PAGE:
Difference Between Cold Water & Warm Water Lobsters

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The terminology of “cold-water” and “warm-water” lobsters mainly comes from the seafood industry: At the restaurant or supermarket, you’re buying either cold-water or warm-water lobster tail. The distinction, however, does have some biological basis: It often distinguishes between true, or cold-water, lobsters and spiny/rock lobsters, the warm-water kinds, though this isn't universal.

Geographic Origin of Warm-water vs. Cold-water Lobsters

Typically you’ll find cold-water lobster in the North Atlantic and in the cool depths off the coasts of New Zealand, Australia and South Africa. Typically, warm water lobsters come named for the place of their origin, which might be the waters of Florida, California, the Mediterranean, the Caribbean or the South Pacific.

Relative Appearance & Classification

Both types of lobsters possess five sets of legs, but a cold-water lobster wields large claws as the first set. In terms of their heads and tails, warm-water lobsters look roughly similar to cold-water lobsters but can be easily distinguished at the front end by their lack of claws and their possession of long spiny antennae (hence the name “spiny lobster”). They have a bumpy or spiny shell and a meatier tail. Despite the name, cold-water and warm-water lobsters aren’t closely related: They belong to different crustacean families, cold-water species often referred to as “true” lobsters as compared with spiny lobsters. It's important to note that fishermen and seafood purveyors may also distinguish between cold-water and warm-water varieties of spiny lobster.

Cold-water vs. Warm-water Meat

Cold-water lobsters yield whiter meat than warm-water lobsters. The meat is easier to work with than warm-water lobster meat because it is firmer. Warm-water lobster tails contain more meat in them than cold-water lobster tails, but it is mushier and not as easy to handle. Cold-water lobsters have meat in their claws and their tails, but the only edible meat you’ll find in a warm-water lobster lies in the tail. Cold-water lobsters have a sweeter meat than warm-water lobsters, the meat of which often has a fishier flavor.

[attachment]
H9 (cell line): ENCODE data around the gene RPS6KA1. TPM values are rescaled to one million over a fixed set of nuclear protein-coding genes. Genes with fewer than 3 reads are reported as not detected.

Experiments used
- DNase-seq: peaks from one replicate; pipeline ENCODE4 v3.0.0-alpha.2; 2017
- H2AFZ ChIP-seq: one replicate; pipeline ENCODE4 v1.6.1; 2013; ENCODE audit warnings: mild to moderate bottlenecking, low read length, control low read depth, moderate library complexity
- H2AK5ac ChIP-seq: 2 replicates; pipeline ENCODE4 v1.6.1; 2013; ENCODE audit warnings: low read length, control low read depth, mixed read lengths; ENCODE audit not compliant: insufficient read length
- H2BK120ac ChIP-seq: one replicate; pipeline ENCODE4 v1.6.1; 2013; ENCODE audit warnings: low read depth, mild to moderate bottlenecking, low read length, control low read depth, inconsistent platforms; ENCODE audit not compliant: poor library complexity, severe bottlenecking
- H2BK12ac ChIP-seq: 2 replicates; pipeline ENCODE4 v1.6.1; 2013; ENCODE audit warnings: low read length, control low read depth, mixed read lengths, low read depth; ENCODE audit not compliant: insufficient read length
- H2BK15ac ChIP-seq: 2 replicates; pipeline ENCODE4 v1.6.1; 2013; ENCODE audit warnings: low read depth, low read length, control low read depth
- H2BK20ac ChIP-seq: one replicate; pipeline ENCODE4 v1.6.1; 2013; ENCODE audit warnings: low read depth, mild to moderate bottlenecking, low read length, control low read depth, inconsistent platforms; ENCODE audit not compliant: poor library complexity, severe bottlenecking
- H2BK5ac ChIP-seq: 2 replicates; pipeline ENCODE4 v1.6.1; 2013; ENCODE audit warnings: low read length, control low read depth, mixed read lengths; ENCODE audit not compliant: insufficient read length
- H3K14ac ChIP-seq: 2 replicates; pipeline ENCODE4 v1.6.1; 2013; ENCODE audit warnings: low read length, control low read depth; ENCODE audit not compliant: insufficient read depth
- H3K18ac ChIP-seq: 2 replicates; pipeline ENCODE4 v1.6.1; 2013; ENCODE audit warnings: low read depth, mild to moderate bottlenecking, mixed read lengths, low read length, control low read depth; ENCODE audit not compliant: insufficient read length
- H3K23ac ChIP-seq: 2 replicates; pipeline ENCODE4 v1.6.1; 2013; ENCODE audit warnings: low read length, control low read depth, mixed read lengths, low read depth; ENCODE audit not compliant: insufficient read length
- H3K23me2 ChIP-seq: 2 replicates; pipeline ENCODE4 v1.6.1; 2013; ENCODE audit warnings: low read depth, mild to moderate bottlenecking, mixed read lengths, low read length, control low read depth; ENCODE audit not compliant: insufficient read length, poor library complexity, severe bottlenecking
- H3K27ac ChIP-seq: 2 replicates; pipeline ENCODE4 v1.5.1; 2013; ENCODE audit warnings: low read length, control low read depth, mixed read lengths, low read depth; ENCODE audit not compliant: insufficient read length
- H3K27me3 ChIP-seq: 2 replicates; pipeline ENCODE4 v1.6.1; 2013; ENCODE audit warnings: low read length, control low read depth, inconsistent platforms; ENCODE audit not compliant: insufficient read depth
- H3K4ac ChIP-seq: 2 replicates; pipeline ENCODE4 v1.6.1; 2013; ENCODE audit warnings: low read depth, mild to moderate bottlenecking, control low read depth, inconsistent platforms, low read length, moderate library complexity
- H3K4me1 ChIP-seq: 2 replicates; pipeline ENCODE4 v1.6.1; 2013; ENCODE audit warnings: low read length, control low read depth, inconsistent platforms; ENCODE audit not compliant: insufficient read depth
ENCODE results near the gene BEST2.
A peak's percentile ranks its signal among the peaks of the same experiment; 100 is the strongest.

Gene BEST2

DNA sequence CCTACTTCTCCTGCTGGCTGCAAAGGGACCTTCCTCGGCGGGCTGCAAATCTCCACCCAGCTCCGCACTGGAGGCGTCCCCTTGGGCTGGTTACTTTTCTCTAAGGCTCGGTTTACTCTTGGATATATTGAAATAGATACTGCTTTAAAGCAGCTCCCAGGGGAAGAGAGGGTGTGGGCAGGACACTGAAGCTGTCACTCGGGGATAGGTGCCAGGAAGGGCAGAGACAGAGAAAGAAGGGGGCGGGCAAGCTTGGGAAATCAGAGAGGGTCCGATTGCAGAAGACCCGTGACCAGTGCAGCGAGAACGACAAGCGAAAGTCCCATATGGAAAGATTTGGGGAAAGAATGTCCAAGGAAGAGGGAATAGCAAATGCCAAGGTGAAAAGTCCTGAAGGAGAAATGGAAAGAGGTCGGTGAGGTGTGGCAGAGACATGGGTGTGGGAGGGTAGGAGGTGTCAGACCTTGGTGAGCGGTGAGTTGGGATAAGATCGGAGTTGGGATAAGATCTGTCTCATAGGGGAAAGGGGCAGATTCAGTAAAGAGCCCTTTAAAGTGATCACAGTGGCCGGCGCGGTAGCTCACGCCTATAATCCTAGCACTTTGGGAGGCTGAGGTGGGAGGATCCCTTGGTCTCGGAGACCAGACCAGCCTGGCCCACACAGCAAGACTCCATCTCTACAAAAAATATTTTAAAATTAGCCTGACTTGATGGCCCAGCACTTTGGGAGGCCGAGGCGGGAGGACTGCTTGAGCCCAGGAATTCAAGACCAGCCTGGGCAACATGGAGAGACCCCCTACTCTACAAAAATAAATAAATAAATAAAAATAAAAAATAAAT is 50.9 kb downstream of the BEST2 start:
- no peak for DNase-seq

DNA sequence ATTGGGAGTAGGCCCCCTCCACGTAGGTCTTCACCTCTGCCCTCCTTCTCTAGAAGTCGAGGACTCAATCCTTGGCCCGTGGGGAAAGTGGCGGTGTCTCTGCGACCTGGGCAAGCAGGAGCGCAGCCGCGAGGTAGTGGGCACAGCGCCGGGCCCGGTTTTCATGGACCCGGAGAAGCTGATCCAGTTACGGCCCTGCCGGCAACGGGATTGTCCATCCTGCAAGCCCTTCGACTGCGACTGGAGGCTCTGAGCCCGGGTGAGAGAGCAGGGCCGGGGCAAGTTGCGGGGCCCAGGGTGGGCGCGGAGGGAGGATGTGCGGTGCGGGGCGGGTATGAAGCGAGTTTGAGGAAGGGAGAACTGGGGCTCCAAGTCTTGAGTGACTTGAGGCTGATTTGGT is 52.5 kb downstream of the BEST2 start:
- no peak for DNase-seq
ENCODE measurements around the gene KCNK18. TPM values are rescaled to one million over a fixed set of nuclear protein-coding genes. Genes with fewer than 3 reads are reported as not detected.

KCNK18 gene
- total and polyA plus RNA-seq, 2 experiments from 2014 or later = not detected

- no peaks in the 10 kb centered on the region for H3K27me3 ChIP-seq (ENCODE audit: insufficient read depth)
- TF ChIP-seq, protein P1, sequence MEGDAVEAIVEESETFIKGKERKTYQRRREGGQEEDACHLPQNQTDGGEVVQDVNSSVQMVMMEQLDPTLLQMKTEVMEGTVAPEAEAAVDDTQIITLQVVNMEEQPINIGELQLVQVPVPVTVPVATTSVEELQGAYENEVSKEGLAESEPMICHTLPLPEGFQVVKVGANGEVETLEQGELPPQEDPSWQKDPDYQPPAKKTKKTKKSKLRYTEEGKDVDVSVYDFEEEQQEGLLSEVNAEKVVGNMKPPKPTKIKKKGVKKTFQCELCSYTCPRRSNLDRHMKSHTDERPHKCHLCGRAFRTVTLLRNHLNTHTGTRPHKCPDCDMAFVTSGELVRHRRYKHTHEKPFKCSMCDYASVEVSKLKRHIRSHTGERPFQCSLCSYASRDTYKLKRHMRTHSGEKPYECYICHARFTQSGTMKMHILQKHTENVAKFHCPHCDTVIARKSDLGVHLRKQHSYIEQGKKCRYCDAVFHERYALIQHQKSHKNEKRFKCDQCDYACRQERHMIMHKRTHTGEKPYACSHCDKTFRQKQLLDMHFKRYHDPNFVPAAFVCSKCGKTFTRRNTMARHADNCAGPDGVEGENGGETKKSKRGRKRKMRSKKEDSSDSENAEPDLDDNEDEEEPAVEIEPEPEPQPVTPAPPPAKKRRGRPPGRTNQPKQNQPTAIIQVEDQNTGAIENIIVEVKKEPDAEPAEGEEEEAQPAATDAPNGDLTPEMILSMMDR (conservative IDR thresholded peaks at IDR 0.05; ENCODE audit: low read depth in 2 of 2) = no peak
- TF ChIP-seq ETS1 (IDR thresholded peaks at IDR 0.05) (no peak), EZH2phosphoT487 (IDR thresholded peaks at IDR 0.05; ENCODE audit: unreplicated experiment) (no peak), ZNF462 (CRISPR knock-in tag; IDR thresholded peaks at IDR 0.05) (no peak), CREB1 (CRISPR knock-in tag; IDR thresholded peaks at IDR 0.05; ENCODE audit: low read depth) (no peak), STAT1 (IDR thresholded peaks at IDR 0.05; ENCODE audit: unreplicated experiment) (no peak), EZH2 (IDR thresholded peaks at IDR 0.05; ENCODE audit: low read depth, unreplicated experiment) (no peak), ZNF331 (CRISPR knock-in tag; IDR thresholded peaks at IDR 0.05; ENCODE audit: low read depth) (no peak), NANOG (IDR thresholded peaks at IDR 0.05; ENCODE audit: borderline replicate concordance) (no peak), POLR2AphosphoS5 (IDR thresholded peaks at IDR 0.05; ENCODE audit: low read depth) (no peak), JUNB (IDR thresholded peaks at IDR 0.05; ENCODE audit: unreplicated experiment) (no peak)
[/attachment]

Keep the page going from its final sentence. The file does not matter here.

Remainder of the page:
Fresh or Frozen

Typically, fresh or live warm-water lobsters are only available in the areas where they are caught. In areas outside the range of warm-water lobster, purveyors often sell its tails in frozen form. Cold-water lobster is available fresh in many regions, even if they are not caught there: Because they are caught primarily in the northeastern and northwestern Atlantic, they can be shipped overnight and sold fresh in many areas of the U.S.

References

About the Author

Renee Miller began writing professionally in 2008, contributing to websites and the "Community Press" newspaper. She is co-founder of On Fiction Writing, a website for writers. Miller holds a diploma in social services from Clarke College in Belleville, Ontario.